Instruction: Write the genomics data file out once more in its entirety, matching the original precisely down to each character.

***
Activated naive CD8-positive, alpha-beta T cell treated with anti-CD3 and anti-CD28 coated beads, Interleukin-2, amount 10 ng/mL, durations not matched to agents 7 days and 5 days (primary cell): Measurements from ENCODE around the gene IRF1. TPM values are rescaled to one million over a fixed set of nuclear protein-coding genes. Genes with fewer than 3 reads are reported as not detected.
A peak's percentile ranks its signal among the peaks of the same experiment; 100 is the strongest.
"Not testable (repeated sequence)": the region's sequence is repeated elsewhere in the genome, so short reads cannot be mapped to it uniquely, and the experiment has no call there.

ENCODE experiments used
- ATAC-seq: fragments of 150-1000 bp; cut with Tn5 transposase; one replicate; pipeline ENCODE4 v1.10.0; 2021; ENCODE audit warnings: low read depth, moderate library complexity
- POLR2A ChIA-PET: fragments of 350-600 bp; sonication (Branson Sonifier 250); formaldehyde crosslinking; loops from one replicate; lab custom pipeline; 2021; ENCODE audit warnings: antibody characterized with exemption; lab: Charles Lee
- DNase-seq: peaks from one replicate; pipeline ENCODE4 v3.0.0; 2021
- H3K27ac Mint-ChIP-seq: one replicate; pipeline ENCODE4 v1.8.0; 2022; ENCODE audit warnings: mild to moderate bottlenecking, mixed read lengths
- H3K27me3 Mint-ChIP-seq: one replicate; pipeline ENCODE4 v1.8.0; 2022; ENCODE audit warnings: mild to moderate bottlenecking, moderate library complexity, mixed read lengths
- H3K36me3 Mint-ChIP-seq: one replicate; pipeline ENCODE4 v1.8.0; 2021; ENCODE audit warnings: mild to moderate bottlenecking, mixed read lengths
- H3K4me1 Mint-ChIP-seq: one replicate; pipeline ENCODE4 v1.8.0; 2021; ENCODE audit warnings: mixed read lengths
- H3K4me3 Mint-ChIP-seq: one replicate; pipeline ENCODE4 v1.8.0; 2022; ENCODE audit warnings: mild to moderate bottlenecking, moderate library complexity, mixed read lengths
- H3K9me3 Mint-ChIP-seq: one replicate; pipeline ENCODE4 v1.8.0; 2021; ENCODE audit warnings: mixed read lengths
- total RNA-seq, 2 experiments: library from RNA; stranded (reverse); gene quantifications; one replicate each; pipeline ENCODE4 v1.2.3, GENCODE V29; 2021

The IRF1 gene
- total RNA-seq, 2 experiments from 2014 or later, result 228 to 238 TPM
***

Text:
Activated naive CD8-positive, alpha-beta T cell treated with anti-CD3 and anti-CD28 coated beads, Interleukin-2, amount 10 ng/mL, durations not matched to agents 7 days and 5 days (primary cell): Measurements from ENCODE around the gene IRF1. TPM values are rescaled to one million over a fixed set of nuclear protein-coding genes. Genes with fewer than 3 reads are reported as not detected.
A peak's percentile ranks its signal among the peaks of the same experiment; 100 is the strongest.
"Not testable (repeated sequence)": the region's sequence is repeated elsewhere in the genome, so short reads cannot be mapped to it uniquely, and the experiment has no call there.

ENCODE experiments used
- ATAC-seq: fragments of 150-1000 bp; cut with Tn5 transposase; one replicate; pipeline ENCODE4 v1.10.0; 2021; ENCODE audit warnings: low read depth, moderate library complexity
- POLR2A ChIA-PET: fragments of 350-600 bp; sonication (Branson Sonifier 250); formaldehyde crosslinking; loops from one replicate; lab custom pipeline; 2021; ENCODE audit warnings: antibody characterized with exemption; lab: Charles Lee
- DNase-seq: peaks from one replicate; pipeline ENCODE4 v3.0.0; 2021
- H3K27ac Mint-ChIP-seq: one replicate; pipeline ENCODE4 v1.8.0; 2022; ENCODE audit warnings: mild to moderate bottlenecking, mixed read lengths
- H3K27me3 Mint-ChIP-seq: one replicate; pipeline ENCODE4 v1.8.0; 2022; ENCODE audit warnings: mild to moderate bottlenecking, moderate library complexity, mixed read lengths
- H3K36me3 Mint-ChIP-seq: one replicate; pipeline ENCODE4 v1.8.0; 2021; ENCODE audit warnings: mild to moderate bottlenecking, mixed read lengths
- H3K4me1 Mint-ChIP-seq: one replicate; pipeline ENCODE4 v1.8.0; 2021; ENCODE audit warnings: mixed read lengths
- H3K4me3 Mint-ChIP-seq: one replicate; pipeline ENCODE4 v1.8.0; 2022; ENCODE audit warnings: mild to moderate bottlenecking, moderate library complexity, mixed read lengths
- H3K9me3 Mint-ChIP-seq: one replicate; pipeline ENCODE4 v1.8.0; 2021; ENCODE audit warnings: mixed read lengths
- total RNA-seq, 2 experiments: library from RNA; stranded (reverse); gene quantifications; one replicate each; pipeline ENCODE4 v1.2.3, GENCODE V29; 2021

The IRF1 gene
- total RNA-seq, 2 experiments from 2014 or later, result 228 to 238 TPM